I slowed my breathing and the pain subsided.
With slow, deliberate movements, I raised my head. The fragmented helmet fell away. I had come to rest on my right side staring at the muddy face of the ditch. My right arm was pinned beneath me. I couldn’t move it.
Turning my head to the left only made the axe fall again and my right kneecap split apart in a searing bolt of agony. Thigh muscles, no longer restrained by the patellar attachment, bunched into a tight knot and I lost control of bladder, bowel, and sanity.
Something howled with the fear and agony of a wild animal caught in a tooth-sprung trap.
I wanted to lose consciousness again to earn respite for the pain but the little voice in my head kept asking stupid questions.
Why isn’t he helping me?
Did I have a puncture?
I’m thirsty, can I have some water?
By clamping my jaws together, I stopped screaming and opened my eyes once more. Tears rolled down my cheeks and the agony flared again.
The human brain is a wonderful, protective thing. It has a built-in defence mechanism—adrenaline mixed with a host of other hormones and neurotransmitters—that blocks out pain when necessary. This was one of those times. My friend needed me and I had to help him.
I rolled onto my back to find the deep blue sky stretching above me. The sun, high to the left, bit into my eyes and I discovered the reason for my broken ribs and the grating sensation as I breathed.
The broken crossbar of my bike stuck out of my chest. Its hollow, broken tube stared up at me in an accusatory ‘O’. Stuck to the jagged edges of the torn metal were bits of flesh and drops of blood—my flesh, my blood.
I looked at it twice. I would have rocked with stunned, hysterical laughter, but the pain would return so I kept myself in check. Locating Stocky was the only thing holding me together.
Despite the damage caused by the fall-slide-plummet, looking back I can count myself lucky. I had a fractured patella, broken collarbone, broken shoulder blade, crushed ribs, a broken right arm, cuts, and a road rash to rival corned-beef hash, but I was lucky in three ways.
First, the broken bike-tube was no longer attached to the rest of my bike—the other end had snapped clean off. This allowed me to sit upright without tearing the tube out of my chest. I learned later that the only thing stopping me from bleeding to death was the bike-tube, which plugged one end of an arterial bleed. Being downstream, the other end only oozed blood, it didn’t pump out.
Second, I’d landed in the soft, muddy part of the ditch. It cushioned my fall and prevented further damage.
Third, I’d avoided a concrete block that stuck out of the side of the gully. I’d missed it by less than three feet.
Yep, I was lucky.
Steve Stock wasn’t.
When I extricated myself from broken bicycle parts and half-obscured street-furniture, I saw what had happened to my fallen friend and wept.
Stocky had smashed headfirst into the concrete stanchion. A cycle helmet doesn’t offer the same level of protection as a motorbike crash-hat. Stocky’s had exploded on impact, and so had his head.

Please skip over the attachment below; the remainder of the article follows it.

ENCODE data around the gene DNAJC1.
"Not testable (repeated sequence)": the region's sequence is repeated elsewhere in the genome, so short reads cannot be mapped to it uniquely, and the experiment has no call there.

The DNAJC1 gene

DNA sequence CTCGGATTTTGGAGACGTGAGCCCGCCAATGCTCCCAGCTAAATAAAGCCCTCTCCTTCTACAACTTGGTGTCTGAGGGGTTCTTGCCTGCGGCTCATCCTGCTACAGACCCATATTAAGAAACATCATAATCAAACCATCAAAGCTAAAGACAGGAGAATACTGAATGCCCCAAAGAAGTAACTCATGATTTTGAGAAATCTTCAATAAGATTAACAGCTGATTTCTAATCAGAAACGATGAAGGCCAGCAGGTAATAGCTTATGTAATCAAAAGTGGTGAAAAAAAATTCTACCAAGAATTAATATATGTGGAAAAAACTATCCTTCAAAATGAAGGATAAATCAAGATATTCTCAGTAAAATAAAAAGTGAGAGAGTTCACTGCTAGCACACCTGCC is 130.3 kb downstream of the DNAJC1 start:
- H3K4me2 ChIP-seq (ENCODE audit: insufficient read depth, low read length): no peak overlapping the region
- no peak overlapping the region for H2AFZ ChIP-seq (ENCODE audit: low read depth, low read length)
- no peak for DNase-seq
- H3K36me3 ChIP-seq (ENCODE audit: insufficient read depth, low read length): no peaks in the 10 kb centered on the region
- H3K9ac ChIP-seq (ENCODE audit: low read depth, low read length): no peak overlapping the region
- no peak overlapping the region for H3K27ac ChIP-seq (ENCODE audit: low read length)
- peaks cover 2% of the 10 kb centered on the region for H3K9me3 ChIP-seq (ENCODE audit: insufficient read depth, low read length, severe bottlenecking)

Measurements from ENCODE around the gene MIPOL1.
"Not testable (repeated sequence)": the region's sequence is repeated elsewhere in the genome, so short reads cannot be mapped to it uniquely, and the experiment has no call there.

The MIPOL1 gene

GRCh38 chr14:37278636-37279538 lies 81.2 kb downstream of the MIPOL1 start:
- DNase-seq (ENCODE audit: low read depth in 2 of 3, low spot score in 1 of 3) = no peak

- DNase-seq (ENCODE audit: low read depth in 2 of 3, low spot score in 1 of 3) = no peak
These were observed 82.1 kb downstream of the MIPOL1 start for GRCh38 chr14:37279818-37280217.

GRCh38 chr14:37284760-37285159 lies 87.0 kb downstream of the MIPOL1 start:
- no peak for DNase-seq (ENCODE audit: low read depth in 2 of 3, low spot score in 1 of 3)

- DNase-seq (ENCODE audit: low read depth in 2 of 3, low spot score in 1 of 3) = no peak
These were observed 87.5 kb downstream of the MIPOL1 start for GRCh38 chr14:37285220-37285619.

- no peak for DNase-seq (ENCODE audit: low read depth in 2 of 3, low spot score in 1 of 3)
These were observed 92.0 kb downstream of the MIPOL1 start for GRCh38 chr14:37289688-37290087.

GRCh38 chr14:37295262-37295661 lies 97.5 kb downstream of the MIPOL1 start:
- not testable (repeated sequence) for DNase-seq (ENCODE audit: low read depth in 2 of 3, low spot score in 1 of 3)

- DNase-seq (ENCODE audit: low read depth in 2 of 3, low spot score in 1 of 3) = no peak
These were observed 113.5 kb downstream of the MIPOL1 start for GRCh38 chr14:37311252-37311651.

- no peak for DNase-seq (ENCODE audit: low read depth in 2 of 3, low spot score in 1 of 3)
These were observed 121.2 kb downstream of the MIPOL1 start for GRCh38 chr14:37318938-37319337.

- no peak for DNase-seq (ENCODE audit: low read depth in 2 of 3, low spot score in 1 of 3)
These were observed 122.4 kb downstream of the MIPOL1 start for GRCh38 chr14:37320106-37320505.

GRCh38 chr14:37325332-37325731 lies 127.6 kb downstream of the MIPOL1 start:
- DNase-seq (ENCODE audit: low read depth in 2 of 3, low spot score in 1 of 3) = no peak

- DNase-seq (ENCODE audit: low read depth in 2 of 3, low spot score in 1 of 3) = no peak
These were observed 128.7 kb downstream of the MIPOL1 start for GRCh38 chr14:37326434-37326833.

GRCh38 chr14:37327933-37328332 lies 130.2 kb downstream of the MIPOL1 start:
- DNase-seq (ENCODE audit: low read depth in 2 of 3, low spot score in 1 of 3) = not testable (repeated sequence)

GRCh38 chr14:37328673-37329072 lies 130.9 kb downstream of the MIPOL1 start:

When faced with the remains of my best friend, I lost my mind. It took three paramedics to hold me down and strap me on my side on the stretcher. The heavy sedation kicked in and I knew nothing more until I awoke in the hospital the following night with my wife and children lying asleep at the foot of my bed.
In the eight months it took me to recover, I missed two important things.
The first was Stocky’s funeral. I saw it on a video link-up, so I attended in spirit if not in body. They interred him in a family plot on a beautiful summer’s morning. My family was there to support his family. Joan, my wife, presented Alex, Stocky’s fiancé, with a letter from me to place, unopened, in his casket.
It had taken me a dozen tries and many tears to write the seventeen words.
Sorry, mate. I couldn’t save you, but I’ll never forget you, and neither will the bastard. Goodbye.
The second thing I missed during my convalescence was the trial and conviction of the bastard who ran us off the road. A traffic camera had captured his act of road-rage, so the bloody things do have their uses after all. The police arrested him four hours after the ‘incident’ and he claimed not to have remembered overtaking any cyclists that day.
When the detectives played the video evidence to him in the station, he is reported to have broken down in tears and apologised for his actions. He blamed a family argument for his loss of control. He pleaded guilty to—and get this—‘Driving without due care and attention’!
Not murder, not manslaughter, but a simple lack of concentration.
He received an eighteen-month jail sentence with a further six months suspended because he didn’t have valid motor insurance.
The bastard, Mr Frank Wilkes, received eighteen months in a cushy jail cell, with colour TV, and three square meals a day. Steve Stock received an oak box and a plot in the cemetery.
I still have nightmares and haven’t ridden a cycle since that day. Damage to my inner ear means I can no longer hold my balance.
Call that justice?
It’s one minute to noon and the sun comes out to warm my face through the windscreen. Any minute now, he’ll be there. He’ll cross the road to my taxi and pop into the back, free as a bird.
What he doesn’t know is I’ve activated the childproof locks so he can get in but not out. I’ve installed bulletproof glass in the windows and a five-millimetre Perspex sheet between the passenger’s cabin and me. Once he’s in the back, he’s staying there until I let him out.
Under my seat is the two-foot long bike-tube they pulled out of my chest during the operation that saved my life. I’ve wrapped one end in electrician’s insulating tape. I wouldn’t want a slippery handle, now would I? I’ve sharpened the other end to a razor point.
The prison gates open and out walks a smiling Mr Frank Wilkes. He shields his eyes from the strong sunlight and steps towards my cab.
My heart is stone and my blood is ice.